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As far as what's neurologically/chemically/etc. going on in the brain and what works to treat them, they're pretty distinct, as I understand them. Some APs, while making schizophrenia issues better, can even make seizures worse (although that's only some of them, and many of them have no seizure-related side effects...not trying to make anyone scared of them).

On the other hand, the symptoms of them can sometimes be similar in some ways, especially with certain types of seizures. If the focus of the seizure is in the right part of the brain, pretty much anything can happen as a result, including hallucinations or altered mood/thinking. Some people with temporal lobe epilepsy have "religious" experiences as a part of their seizures, which can be pretty intense and involve some sense of a connection to or communication with god, among other things, which can resemble how some of the positive symptoms of schizophrenia show up for some people, as an example (and some manic people, for that matter).

Depending on what particular flavor of epilepsy you have and which symptoms of schizophrenia (I keep wanting to word that using "schizophreniform" as an adjective, but that just doesn't seem right, what with schizophreniform disorder being separate and all) you tend to have, there are all sorts of potentially fun combinations.

That said, I know waaaaay more about epilepsy than I do about schizophrenia, so maybe someone else can chime in from the other side of things.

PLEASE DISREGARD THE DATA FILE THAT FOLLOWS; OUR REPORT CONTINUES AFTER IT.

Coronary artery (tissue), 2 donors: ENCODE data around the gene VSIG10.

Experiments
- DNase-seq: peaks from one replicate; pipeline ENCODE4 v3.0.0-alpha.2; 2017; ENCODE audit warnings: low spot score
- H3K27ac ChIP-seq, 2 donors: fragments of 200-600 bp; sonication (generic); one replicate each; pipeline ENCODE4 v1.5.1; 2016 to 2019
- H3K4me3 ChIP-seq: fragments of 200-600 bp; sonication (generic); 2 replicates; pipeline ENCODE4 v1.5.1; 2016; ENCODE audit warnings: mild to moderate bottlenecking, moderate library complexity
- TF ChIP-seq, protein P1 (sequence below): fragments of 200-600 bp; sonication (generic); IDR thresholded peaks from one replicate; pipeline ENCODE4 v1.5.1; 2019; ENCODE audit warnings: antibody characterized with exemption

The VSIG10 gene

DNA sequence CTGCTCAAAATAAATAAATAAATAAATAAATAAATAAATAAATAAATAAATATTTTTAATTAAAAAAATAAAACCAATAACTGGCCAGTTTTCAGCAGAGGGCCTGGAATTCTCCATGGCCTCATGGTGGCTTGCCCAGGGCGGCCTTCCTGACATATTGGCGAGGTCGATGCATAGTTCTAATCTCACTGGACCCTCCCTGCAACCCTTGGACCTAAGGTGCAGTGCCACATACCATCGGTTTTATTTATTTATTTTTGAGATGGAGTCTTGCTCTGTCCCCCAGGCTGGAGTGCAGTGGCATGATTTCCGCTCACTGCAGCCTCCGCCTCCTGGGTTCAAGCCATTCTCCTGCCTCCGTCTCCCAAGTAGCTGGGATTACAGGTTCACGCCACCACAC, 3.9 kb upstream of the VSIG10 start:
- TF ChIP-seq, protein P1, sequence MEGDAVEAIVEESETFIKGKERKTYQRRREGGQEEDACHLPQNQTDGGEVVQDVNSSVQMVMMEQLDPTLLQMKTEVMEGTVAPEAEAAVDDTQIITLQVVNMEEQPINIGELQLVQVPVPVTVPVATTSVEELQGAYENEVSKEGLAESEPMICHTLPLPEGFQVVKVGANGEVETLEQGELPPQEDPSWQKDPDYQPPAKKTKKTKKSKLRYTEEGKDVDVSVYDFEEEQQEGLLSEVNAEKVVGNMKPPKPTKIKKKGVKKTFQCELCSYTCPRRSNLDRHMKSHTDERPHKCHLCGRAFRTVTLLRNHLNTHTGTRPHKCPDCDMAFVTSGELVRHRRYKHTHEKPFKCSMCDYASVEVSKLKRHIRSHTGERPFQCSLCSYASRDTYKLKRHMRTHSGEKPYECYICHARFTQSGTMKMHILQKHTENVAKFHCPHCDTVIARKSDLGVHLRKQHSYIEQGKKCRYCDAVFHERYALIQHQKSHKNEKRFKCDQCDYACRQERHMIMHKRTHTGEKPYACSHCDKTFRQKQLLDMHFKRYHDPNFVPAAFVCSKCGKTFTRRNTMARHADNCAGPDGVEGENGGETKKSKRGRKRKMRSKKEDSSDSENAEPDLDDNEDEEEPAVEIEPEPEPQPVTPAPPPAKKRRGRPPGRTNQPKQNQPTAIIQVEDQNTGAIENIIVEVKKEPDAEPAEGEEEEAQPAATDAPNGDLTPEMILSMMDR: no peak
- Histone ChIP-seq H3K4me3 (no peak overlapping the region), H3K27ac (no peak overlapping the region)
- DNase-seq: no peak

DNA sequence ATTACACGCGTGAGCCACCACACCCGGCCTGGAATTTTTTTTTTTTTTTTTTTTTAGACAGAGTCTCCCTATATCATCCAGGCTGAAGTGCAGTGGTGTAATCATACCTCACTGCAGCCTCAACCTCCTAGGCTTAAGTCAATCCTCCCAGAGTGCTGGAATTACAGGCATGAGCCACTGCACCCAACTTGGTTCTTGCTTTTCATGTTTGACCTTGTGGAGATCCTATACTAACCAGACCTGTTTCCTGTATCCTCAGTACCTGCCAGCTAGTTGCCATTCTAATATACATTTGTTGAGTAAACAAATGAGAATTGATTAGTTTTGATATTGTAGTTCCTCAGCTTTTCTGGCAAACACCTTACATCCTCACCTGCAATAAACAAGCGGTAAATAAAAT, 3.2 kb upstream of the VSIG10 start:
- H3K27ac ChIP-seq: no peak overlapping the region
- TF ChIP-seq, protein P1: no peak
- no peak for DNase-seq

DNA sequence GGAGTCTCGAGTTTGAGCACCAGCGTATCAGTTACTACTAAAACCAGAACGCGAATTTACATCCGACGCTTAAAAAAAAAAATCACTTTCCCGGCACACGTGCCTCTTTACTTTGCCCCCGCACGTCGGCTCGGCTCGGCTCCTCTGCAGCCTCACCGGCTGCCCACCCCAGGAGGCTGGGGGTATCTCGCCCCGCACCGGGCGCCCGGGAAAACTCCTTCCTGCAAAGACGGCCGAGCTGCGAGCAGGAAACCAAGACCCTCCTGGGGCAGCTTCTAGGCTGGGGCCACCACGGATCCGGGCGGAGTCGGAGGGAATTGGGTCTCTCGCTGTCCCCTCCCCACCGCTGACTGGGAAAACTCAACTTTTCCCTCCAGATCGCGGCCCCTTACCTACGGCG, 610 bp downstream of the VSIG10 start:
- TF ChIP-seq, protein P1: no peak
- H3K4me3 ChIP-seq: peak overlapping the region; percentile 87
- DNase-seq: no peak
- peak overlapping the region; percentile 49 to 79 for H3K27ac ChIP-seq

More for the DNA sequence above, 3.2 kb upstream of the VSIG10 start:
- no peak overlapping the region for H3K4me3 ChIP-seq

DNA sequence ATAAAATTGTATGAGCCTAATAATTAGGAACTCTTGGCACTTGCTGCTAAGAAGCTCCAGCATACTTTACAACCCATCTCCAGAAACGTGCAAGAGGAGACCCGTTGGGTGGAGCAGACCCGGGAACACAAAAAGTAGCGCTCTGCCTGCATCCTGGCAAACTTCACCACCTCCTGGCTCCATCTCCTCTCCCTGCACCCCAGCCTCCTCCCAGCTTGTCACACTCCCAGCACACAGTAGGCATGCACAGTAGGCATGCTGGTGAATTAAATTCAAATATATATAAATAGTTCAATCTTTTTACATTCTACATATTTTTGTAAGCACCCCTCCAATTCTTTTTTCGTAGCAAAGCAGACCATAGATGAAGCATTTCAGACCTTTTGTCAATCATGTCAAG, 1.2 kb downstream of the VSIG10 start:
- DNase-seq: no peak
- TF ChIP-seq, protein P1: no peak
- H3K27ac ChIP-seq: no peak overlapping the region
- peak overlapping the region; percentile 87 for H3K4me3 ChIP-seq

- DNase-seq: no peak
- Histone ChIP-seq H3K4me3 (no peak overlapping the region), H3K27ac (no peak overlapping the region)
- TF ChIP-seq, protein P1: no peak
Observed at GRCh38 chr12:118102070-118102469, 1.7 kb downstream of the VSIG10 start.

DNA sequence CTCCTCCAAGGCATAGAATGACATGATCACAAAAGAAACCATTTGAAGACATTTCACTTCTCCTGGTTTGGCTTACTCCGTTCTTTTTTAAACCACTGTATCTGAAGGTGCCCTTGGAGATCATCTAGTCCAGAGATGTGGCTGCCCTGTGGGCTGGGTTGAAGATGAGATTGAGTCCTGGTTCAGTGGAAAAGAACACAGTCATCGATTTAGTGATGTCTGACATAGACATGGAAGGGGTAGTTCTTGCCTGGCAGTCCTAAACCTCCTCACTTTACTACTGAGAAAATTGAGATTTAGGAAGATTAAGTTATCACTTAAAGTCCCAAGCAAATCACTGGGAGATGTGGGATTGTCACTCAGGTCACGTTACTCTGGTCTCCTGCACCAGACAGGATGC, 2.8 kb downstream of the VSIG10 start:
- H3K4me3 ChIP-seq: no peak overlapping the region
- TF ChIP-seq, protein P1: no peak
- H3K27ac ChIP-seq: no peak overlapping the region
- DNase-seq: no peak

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If you mean neurological connection, I don't think there is a definitive answer. Neurological disorders often enough are accompanied by more neurological disorders. That said, I have not heard of a suspected link between schizophrenia and epilepsy whereas I have for biplar and epilepsy. I am, however, far from expert and know that Naglas knows more about this stuff than me.

As for telling the difference between symptoms, seizure weirdness is usually transitory. It doesn't last too long to my knowledge. I know that simple partial seizure symptoms are usually only in the minutes. More major seizures tend to become more obviously seizures. So, depending on your schiz symptoms, duration might be a clue.

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Ok, checking PubMed, a Danish study concluded t<hat there appeared to be an association between people who have epilepsy and who also have SZ. They apparently did not check for the opposite connection, strained though it might be.

Now, according to Wikipedia, the occurence rates of SZ is between 0.55% - 1%. The rate of epilepsy is a bit debatable given how many people have single or short episodes, but active cases are probably <1%.

So, The Danish study found that the increase incidenced for having both disorders was around 2.8%.

This is roughly triple or quadruple the single disorder rate, but still a very small number.

***From a causitive perspective, there is NOTHING to indicate that the two disorders are related. While medical science doesn't know every mechanism about the disorders, it still has pretty good understanding of the basics. As a further counter argument, One can get epilepsy from a blow to the head, but not Sz. Likewise, Sz shows some heredity, but organic epilepsy not due to trauma, usually does not run in families. ***

Relax! a.m.

p.s. You might try keeping a seizure diary tracking auras, meds, sleep, notable activities, as well as any Sz symptoms. YOu may find a patter after a while. cheers.

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